We must proceed with care. Today, electricity costs do not vary by time of day on Oahu, even if they will in the future. Eventually, variable pricing should be part of the equation, for if implemented well, it can reduce the cost of clean energy and provide significant social benefits. UHERO provided some guidance about how to do this in 2015. At the same time, new solar PV is cheaper and greener than Hawaiian Electric’s oil-fired power. So, it should be possible to accelerate our transition to clean energy while lowering customers’ bills. Getting rate design right would allow these benefits to be shared broadly across stakeholders and customer classes.


Footnotes

1 Our characterization of the bill impacts from TOU are based on our reading of the PUC’s decision, existing tariffs, and correspondence with Carl Freedman, a consultant for the PUC, who shares the same understanding that we do. But he provided a disclaimer: “As with the NEM program when it was originally implemented, some of the fine details regarding billing for NEM were only firmly realized when […] the billing format and calculations were developed. At this point I have not seen an example NEM bill complete with underlying calculations.” We acknowledge that Hawaiian Electric Company shared with us anonymized advanced metering infrastructure (AMI) data. We constructed simulated bills using the AMI data. We only have AMI data from October 2022 through March 2023, and there are strong seasonal patterns in both renewable energy supply and electricity demand, and we made some adjustments to  account for this which may be imperfect. Any errors in our interpretation of the statutes and estimated bills are ours and not the responsibility of the PUC, Hawaiian Electric, or anyone we consulted.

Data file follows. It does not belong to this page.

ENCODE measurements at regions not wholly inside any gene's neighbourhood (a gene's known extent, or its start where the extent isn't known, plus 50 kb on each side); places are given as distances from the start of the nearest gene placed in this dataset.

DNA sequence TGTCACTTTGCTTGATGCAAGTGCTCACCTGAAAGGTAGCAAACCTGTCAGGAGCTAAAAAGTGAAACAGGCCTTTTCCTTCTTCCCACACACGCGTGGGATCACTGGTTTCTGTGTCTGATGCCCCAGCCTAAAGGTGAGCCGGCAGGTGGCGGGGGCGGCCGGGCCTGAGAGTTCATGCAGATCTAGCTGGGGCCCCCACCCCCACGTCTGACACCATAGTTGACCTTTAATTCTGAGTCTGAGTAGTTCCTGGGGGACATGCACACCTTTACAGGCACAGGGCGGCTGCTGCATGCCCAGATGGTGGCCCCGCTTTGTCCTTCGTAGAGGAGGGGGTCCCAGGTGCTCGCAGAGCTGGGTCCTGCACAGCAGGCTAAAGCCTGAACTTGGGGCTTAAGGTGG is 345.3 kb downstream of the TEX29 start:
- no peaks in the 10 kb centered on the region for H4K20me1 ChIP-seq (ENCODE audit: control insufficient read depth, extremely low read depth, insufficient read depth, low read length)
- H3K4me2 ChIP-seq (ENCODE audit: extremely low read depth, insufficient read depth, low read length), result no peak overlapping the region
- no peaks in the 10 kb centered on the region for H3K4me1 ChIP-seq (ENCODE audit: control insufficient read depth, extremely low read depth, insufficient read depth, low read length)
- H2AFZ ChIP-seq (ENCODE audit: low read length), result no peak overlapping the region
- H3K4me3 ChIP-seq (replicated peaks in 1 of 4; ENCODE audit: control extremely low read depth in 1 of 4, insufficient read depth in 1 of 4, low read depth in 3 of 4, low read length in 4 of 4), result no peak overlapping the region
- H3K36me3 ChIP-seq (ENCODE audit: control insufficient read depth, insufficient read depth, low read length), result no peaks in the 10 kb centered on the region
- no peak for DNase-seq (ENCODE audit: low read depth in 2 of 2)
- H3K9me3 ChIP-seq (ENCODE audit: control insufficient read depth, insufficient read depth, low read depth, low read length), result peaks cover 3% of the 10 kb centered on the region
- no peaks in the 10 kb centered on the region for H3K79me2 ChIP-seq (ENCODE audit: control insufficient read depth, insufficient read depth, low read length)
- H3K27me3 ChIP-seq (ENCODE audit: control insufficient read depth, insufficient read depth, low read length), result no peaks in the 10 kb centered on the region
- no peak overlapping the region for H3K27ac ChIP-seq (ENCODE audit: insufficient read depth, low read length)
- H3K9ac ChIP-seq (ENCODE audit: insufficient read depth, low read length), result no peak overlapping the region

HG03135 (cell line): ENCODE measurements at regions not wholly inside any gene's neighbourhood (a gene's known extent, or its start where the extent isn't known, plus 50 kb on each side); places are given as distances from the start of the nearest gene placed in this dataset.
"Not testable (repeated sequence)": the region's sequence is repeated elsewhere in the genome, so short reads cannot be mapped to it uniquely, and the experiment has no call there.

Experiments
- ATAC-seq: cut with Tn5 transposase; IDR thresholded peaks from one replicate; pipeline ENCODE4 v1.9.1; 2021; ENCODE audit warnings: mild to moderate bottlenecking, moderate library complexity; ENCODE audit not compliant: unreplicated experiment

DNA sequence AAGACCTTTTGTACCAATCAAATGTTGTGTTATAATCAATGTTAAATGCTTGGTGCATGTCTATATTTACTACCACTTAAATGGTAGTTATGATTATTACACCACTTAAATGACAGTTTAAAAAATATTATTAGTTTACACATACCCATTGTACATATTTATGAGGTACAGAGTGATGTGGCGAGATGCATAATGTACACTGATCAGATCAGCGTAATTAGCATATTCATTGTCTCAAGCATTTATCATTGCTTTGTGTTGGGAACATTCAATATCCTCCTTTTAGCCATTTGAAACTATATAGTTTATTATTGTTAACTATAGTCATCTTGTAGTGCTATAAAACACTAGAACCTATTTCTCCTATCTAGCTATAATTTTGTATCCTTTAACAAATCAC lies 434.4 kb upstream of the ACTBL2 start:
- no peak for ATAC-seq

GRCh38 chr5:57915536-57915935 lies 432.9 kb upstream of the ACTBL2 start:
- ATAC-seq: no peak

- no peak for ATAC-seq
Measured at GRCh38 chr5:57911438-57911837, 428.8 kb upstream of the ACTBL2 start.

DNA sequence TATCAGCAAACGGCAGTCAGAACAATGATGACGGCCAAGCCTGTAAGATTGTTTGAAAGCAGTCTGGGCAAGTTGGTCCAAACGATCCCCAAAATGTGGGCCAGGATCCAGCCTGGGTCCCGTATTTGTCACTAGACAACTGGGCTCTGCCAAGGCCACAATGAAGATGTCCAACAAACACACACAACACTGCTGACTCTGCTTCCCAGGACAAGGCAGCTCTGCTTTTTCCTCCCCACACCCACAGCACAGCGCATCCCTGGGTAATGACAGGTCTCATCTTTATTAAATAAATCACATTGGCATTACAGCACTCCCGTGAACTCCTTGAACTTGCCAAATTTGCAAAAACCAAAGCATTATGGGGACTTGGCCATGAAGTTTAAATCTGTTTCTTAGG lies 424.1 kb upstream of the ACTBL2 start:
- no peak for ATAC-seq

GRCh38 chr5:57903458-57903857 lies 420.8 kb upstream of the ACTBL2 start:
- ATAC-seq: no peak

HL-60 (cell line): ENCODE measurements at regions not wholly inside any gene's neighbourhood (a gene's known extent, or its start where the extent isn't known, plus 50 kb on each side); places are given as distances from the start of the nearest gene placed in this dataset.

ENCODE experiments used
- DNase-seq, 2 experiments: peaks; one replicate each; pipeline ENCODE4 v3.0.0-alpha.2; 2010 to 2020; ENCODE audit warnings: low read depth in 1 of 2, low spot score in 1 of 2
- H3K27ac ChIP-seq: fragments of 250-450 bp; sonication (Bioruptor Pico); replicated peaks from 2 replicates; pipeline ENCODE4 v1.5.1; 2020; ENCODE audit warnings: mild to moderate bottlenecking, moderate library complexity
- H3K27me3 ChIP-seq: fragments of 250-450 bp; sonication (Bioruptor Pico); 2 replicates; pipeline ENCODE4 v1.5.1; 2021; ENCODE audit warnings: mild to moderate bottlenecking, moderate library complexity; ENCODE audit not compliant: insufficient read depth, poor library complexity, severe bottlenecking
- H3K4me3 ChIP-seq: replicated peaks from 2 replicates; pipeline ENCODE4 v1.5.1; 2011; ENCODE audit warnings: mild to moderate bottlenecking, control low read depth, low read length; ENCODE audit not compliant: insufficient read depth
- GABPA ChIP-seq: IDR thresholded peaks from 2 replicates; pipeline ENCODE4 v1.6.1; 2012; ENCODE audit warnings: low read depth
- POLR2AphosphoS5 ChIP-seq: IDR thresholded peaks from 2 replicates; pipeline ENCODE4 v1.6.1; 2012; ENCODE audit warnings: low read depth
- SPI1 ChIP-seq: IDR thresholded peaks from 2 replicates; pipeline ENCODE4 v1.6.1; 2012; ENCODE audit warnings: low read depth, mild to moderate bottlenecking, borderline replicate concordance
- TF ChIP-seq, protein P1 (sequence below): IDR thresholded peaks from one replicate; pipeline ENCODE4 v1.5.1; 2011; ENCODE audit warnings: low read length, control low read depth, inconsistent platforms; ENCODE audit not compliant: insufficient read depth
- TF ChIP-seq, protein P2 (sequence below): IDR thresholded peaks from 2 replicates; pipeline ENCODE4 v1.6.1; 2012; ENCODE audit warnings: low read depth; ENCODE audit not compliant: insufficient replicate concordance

2 NEM stands for “net energy metering” which charges customers with rooftop solar just like regular customers, but on net-use.
3 CGS stands for “customer grid supply” and provides a credit of 15.07 cents per kWh for backfeeding while CGS+ provides a credit of 10.08 cents per kWh.
4 Specifically, for the first six months of the pilot program, residential customers will be protected from an unexpected surge in their bill. There is a 6-month cap that will keep their bill from going up more than $10 a month compared to what would have been charged on the pre-pilot rate for the same month. Commercial customer bills will be capped at no more than a 4% increase compared to what would have been charged on the existing rate for the same month. While these safeguards allow extra time to opt out, many customers may overlook the small increases, especially if they pay their bills automatically.
5 We understand that NEM and solar customers were more likely to have advanced meters installed at the time the sample was selected in December 2022.
6 Distributed generation may be economical in Hawaii given our scarce land resources and unusually high cost of grid-scale alternatives.
7 If HECO’s costs do not vary by time of day, you might wonder what the point of TOU pricing is. Presumably, Hawaiian Electric and the Public Utilities Commission are thinking about how costs will change as more renewable energy comes online over the next few years. What they learn about customers’ ability to shift demand to different times of day could influence investment decisions along the path to 100% clean energy.
8 If the per-kWh rate equaled Hawaiian Electric’s avoided cost, there would be no need for a “minimum bill” or cap on the credit for back-feeding. Customers could get paid for supplying power to the grid, possibly saving land resources. Not only would this simplify rate design for all customers, it would encourage those with ample roofs to supply power to others, but only if it is cost-effective.